With the cable clamped you can push the electrical box into the wall and insert one Madison Bar along side of the box.  Slide up the long side so that the short side of the Madison Bar can go into the wall.  With the opposite side of the electrical box protruding about 1/4″ – 3/8″ push the side of the box with the Madison Bar into the wall hard using a big flat head screwdriver.  While holding the one edge of the box in with the large screwdriver, bend the metal tabs of the Madison Bar inward towards the inside of the box.  Squeeze the tabs tightly with long nose pliers.

After inserting the second Madison Bar the protruding edge of the metal electrical box needs to be pushed hard against the wall as the Madison Bar is pinched over. You can use a large flat head screwdriver for this, the bigger the easier. This ensures that the box will be held in place tightly. Use needle nose pliers to crimp the Madison Bars tightly against the metal electrical box.
After inserting the second Madison Bar the protruding edge of the metal electrical box needs to be pushed hard against the wall as the Madison Bar is pinched over. You can use a large flat head screwdriver for this, the bigger the easier.  This ensures that the box will be held in place tightly.  Use needle nose pliers to crimp the Madison Bars tightly against the metal electrical box.

Insert another Madison Bar on the other side of the electrical box with the long end of the Madison Bar pointing in the opposite direction of the first Madison Bar.  Push the box in with the large flat head screwdriver and bend the metal tabs over.  Pinch the tabs tightly with needle nose or with long nose pliers.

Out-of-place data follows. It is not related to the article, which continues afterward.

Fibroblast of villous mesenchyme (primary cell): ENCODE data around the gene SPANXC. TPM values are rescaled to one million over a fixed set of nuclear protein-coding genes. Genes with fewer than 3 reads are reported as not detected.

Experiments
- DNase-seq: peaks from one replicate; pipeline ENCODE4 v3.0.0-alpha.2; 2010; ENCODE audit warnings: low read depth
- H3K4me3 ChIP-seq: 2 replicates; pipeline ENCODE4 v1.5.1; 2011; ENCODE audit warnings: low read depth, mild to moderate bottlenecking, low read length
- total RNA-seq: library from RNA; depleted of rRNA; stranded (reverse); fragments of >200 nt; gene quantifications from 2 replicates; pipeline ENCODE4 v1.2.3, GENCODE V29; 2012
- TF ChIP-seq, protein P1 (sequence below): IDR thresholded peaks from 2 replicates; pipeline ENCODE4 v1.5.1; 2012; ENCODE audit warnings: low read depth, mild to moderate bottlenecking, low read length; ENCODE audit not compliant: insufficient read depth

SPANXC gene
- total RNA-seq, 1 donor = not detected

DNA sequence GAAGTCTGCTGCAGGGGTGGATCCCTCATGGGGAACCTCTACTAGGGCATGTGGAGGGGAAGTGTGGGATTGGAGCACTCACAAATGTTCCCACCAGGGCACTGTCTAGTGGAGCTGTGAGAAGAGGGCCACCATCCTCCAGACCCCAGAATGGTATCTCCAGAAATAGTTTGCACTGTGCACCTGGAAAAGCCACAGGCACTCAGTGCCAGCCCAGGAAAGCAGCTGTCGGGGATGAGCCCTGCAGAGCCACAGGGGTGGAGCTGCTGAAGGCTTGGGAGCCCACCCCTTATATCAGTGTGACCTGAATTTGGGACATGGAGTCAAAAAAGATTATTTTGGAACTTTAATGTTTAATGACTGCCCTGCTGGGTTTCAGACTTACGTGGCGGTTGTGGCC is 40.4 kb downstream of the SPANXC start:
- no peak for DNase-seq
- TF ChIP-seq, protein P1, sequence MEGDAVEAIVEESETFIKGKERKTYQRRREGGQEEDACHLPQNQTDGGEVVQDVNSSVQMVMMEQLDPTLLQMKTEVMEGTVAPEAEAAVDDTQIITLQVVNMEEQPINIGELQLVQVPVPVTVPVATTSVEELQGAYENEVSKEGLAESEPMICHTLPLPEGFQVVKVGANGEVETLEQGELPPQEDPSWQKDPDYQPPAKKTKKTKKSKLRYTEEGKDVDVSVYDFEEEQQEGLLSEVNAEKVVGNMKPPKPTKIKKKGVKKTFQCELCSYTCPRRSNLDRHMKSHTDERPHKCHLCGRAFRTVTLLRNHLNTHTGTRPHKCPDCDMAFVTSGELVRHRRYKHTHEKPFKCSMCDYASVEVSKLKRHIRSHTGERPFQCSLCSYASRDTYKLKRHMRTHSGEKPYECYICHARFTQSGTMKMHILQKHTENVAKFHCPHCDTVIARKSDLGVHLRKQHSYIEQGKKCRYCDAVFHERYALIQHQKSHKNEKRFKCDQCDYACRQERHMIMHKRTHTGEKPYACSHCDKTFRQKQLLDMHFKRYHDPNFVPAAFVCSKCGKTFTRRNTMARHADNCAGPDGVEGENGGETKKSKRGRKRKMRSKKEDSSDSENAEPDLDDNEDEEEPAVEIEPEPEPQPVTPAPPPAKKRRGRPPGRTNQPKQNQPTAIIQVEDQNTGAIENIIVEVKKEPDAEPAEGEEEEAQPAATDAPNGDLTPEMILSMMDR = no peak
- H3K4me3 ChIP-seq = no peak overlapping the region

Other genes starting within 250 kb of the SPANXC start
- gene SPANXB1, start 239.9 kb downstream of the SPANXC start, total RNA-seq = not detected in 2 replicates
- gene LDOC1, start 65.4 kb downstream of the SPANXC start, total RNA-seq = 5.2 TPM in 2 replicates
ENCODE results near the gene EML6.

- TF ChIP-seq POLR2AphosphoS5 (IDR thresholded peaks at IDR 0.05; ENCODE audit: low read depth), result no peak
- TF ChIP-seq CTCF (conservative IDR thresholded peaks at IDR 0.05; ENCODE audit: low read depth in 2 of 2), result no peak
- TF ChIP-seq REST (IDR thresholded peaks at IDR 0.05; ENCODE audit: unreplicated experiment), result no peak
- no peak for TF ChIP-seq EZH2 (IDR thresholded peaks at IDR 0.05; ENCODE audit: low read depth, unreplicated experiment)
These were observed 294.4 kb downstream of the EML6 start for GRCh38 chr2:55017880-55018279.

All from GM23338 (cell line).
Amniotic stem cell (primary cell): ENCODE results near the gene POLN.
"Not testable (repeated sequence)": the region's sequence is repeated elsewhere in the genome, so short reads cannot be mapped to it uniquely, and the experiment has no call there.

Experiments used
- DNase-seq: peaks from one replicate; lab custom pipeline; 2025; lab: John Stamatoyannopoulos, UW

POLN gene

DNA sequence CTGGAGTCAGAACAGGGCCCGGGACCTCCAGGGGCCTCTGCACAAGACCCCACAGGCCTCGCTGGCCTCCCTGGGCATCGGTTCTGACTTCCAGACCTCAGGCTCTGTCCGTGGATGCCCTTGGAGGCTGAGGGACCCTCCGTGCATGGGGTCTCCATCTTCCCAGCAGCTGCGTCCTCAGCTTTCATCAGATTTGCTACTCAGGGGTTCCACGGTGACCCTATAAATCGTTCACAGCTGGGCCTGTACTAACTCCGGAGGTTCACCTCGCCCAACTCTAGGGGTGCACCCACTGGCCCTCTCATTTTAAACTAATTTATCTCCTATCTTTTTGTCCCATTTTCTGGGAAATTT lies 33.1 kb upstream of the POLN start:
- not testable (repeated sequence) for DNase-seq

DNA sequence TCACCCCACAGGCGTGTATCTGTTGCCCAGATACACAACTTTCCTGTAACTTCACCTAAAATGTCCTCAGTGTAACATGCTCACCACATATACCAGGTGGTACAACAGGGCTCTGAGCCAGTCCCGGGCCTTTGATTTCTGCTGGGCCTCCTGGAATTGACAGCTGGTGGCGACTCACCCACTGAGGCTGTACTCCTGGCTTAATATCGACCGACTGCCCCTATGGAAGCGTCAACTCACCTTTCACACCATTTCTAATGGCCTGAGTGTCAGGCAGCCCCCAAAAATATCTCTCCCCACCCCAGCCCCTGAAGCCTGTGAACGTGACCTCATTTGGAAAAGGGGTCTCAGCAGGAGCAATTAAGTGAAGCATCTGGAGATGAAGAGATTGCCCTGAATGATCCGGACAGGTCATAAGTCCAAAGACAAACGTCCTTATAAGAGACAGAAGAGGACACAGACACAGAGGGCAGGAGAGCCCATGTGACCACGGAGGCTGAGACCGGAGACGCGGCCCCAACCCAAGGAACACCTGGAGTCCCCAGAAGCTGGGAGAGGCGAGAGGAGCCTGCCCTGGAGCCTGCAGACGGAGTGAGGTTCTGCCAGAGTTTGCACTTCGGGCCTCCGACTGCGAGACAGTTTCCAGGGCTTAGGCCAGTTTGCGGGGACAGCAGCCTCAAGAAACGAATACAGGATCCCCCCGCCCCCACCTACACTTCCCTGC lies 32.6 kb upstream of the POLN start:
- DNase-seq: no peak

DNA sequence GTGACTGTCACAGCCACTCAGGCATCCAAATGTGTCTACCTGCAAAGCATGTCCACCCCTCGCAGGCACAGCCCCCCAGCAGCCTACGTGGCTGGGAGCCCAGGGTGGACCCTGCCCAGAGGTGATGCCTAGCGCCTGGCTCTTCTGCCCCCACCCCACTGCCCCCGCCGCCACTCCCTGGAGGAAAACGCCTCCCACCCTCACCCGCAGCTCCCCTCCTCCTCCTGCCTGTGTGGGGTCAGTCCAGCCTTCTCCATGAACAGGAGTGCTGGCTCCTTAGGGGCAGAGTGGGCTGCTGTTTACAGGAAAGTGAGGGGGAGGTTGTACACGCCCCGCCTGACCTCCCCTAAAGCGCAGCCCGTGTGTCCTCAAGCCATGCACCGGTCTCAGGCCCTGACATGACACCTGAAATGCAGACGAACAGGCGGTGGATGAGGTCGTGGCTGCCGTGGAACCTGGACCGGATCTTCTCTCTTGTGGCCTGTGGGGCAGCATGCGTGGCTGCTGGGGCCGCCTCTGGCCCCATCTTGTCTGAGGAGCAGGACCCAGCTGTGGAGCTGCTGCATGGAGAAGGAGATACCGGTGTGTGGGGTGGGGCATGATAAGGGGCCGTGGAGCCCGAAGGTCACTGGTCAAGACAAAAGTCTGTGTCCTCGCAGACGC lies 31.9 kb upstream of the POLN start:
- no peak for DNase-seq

The box is held firmly in place by the Madison Bars. It should not be loose. Note how the upper and lower screw hole tabs on the box are set back into the wall slightly. Inside the rear of the box is the bare copper ground wire attached to the metal box using a 10/32 screw.
The box is held firmly in place by the Madison Bars.  It should not be loose.  Note how the upper and lower screw hole tabs on the box are set back into the wall slightly.  Inside the rear of the box is the bare copper ground wire attached to the metal box using a 10/32 screw.

Once the box is secure you can adjust it for straightness by lightly tapping it with a screwdriver and your pliers.

Remove the ears when installing a wiring device such as a switch or electrical receptacle outlet onto a gangable metal box that has its ears on the wall surface.  The wall plate will fit better against the wall.  In the photo below I removed the ears, but neglected to get a photo of the GFCI receptacle without them.

The wires are folded and the GFCI receptacle is pushed into the box.
The wires are folded and the GFCI receptacle is pushed into the box.

The photo below shows the wiring devices with the ears removed so that they sit closer to the wall.  The copper colored clip on the bottom of the GFCI outlet is for self-grounding.  This means that the outlet is grounded through the screw and no additional grounding conductor is necessary.  However I still connect the grounding conductor to the outlet to ensure a good grounding connection.